CAMP Special Lecture

This series of lectures is free and open to everyone.
If you would join this, in order to let us know, please register here before June 14.
  • Title. Alternating Permutations
  • Lecturer. Richard P. Stanley, MIT, USA
  • Date. June 29 (Mon.) - July 3 (Fri.), 2015
  • Time. 14:00 (June 29-30, July 1, July 3), 15:30 (July 2)
  • Venue. CAMP & NIMS
  • Detailed Time & Venue.
    • NIMS Seminar Room (3rd floor), 2:00 PM, June 29, 2015
    • NIMS Seminar Room (3rd floor), 2:00 PM, June 30, 2015
    • CAMP Seminar Room (M), 2:00 PM, July 1, 2015
    • CAMP Seminar Room (L), 3:30 PM, July 2, 2015
    • CAMP Seminar Room (L), 2:00 PM, July 3, 2015
  • Abstract. (for all lectures) A permutation a1 a2 ... an of 1, 2, ..., n is alternating if a1 > a2 < a3 > a4 < ... . Alternating permutations have many fascinating properties related to combinatorics, geometry, representation theory, probability theory, and other areas. We will survey the highlights of this subject.

Lecture 1. (June 29, 14:00) Euler numbers and André's theorem

The number of alternating permutations of 1, 2, ..., n is denoted En and is called an Euler number. The first theorem on alternating permutations is the generating function 

n0 En xn / n! = tan(x) + sec(x) 
due to D. André in 1879. Some other combinatorial objects are also counted by the Euler numbers.

Lecture 2. (June 30, 14:00) Convex polytopes and alternating permutations

There are two interesting convex polytopes whose volume is En / n!. One of them is given by xi ≥ 0 (≤ i ≤ n) and xi + xi+1 ≤  1 (≤ i ≤ n-1). They fit into a more general context of order polytopes and chain polytopes of posets.

Lecture 3. (July 1, 14:00) Longest alternating subsequences 

What can one say about the length of the longest alternating subsequence of a random permutation? This theory is analogous but simpler than the better-known theory of the longest increasing subsequence of a random permutation. For example, if n>1 then the expected length of the longest alternating subsequence of a random permutation of 1, 2, ..., n is exactly (4n+1)/6.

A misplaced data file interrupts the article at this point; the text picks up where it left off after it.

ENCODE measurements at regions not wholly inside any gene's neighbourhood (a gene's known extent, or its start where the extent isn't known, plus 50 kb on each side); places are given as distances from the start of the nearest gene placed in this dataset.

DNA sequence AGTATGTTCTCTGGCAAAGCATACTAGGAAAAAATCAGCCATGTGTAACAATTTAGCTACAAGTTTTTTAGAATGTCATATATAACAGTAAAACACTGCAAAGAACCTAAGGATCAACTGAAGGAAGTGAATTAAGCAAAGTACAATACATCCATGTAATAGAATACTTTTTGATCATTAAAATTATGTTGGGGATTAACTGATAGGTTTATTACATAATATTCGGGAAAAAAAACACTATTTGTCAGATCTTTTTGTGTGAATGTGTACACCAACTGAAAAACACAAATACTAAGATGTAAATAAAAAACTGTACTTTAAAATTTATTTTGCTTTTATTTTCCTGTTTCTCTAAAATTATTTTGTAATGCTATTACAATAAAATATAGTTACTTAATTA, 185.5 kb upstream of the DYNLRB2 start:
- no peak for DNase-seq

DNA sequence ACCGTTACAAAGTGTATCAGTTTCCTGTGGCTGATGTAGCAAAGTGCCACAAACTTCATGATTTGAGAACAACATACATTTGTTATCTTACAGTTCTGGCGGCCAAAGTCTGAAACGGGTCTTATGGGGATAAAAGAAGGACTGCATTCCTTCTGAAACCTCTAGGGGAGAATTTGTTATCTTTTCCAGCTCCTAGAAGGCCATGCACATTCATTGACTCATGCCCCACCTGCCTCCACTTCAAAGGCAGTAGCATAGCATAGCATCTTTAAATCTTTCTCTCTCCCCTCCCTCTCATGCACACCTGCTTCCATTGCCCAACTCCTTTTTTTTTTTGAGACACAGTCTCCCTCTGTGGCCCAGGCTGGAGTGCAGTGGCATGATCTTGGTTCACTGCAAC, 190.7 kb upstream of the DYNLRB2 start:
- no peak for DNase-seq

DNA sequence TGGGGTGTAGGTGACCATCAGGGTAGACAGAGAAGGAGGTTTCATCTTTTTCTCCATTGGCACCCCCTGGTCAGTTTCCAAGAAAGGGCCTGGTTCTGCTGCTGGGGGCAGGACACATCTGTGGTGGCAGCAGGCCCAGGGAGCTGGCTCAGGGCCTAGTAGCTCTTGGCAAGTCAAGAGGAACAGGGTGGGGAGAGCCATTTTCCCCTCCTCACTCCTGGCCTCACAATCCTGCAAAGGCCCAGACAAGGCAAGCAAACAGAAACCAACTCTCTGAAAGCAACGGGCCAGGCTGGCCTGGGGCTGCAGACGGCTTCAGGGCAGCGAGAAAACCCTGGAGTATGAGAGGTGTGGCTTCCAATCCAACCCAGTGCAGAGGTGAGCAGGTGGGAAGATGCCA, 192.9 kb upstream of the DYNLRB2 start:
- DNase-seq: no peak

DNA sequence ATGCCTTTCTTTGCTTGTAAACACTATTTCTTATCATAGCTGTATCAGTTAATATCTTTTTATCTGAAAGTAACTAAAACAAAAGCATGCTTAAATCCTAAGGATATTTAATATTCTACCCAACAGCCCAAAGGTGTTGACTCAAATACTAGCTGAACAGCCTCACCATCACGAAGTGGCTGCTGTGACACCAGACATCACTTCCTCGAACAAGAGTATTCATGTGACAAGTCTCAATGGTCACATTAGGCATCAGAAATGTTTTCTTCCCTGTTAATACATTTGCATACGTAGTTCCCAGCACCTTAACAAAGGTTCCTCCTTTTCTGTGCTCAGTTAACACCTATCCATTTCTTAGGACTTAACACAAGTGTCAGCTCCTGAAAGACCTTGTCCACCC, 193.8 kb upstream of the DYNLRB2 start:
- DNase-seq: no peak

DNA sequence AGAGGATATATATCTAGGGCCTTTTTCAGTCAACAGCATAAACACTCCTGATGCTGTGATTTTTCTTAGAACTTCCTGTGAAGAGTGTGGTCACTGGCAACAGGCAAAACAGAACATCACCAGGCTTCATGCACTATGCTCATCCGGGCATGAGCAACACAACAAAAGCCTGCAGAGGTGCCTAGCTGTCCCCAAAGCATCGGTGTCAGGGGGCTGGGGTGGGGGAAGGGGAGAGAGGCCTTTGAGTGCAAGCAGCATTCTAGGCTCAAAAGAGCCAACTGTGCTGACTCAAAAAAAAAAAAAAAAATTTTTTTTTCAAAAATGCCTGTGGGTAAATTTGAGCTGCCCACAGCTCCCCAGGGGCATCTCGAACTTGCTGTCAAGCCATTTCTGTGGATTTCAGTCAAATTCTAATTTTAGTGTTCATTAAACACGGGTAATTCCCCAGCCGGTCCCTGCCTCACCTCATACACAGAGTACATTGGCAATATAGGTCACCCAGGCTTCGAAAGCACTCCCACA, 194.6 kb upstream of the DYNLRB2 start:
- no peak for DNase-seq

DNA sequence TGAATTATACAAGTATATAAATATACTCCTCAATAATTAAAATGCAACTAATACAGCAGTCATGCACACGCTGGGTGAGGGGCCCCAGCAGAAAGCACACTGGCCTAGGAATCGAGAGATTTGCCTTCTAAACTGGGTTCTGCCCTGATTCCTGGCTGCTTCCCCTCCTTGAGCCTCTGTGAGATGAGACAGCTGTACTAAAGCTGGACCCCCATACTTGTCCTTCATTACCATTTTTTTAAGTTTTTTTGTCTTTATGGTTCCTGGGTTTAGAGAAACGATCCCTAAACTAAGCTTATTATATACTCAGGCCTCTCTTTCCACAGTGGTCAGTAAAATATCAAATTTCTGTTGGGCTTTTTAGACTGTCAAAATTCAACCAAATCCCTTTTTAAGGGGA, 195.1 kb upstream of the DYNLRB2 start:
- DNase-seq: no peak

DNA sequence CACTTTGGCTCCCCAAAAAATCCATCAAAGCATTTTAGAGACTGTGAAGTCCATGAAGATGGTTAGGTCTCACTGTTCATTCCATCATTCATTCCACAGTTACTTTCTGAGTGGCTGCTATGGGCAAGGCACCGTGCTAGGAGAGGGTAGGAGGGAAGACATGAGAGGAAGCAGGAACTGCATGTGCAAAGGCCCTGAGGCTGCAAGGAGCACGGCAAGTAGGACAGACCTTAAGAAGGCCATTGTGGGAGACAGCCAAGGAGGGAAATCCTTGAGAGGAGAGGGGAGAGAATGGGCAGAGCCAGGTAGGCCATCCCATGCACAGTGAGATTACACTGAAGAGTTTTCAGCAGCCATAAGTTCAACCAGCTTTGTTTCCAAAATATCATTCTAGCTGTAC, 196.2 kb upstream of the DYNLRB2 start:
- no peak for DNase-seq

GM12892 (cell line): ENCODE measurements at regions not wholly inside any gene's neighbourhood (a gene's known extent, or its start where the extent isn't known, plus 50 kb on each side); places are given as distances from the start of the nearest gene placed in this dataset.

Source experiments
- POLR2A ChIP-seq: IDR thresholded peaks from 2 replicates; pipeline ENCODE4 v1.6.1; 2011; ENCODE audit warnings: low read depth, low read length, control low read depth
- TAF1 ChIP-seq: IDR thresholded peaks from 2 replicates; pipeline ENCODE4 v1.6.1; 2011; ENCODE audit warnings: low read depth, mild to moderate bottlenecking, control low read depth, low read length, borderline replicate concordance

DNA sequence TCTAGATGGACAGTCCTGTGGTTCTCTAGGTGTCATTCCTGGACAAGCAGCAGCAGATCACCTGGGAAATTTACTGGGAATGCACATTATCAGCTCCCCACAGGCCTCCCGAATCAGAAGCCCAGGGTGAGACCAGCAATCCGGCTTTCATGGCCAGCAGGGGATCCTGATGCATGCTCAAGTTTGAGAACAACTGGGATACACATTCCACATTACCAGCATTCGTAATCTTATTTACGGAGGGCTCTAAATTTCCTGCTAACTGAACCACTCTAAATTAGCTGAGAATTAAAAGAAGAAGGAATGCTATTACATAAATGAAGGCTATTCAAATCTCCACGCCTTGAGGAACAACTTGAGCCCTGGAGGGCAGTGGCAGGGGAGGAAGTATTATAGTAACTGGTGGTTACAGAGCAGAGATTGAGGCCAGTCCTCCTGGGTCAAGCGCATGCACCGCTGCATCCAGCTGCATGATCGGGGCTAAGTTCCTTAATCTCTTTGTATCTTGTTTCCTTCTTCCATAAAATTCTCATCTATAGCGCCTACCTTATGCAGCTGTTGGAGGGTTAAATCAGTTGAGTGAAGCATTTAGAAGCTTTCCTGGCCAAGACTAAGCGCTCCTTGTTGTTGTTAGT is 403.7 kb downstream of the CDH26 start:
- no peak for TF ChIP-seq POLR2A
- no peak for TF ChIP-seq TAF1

Lecture 4. (July 2, 15:30) A symmetric group character related to alternating permutations

H. O. Foulkes defined a certain character χ of the symmetric group Sn whose values χ(w) are either 0 or ±Ek for some ≤ k ≤ n (depending on w). This character allows us to enumerate certain classes of alternating permutations using representation theory. For instance, if p is prime then the number of alternating permutations in Sp that are also p-cycles is equal to

(Ep - (-1)(p-1)/2) / p
No elementary proof is known.

Lecture 5. (July 3, 14:00) The cd-index of the symmetric group 

The cd-index of Sn is a noncommutative polynomial in the indeterminates c and d that encodes a lot of combinatorial information. The number of terms in this polynomial is En, and there are interesting connections with alternating permutations.

References

Participants

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NameAffiliationPosition
Byunghak Hwang Seoul National University Student 
Heesung Shin Inha University Professor 
James Haglund University of Pennsylvania, USA Professor 
Jiang Zeng Université Claude Bernard Lyon 1, France Professor 
Jinha Kim Seoul National University Student 
Jung Seok Oh Seoul National University Student 
Kang-Ju Lee Seoul National University Student 
Kyoungsuk Park Ajou University Student 
Masao Ishikawa University of the Ryukyus, Japan Professor 
Minki Kim KAIST Student 
Richard P. Stanley MIT, USA Professor 
Sang-Hoon Yu Seoul National University Student 
Sangwook Kim Chonnam National University Professor 
Sanha Lee Sungkyunkwan University Student 
Seung-Il Choi Sogang University Postdoc 
Seung Jin Lee KIAS Postdoc 
Shishuo Fu Chongqing University, China Professor 
Sunyoung Nam Sogang University Student 
YoungHun Kim Sogang University Student 
Younjin Kim KAIST Postdoc 
Zhicong Lin NIMS Postdoc 
Showing 21 items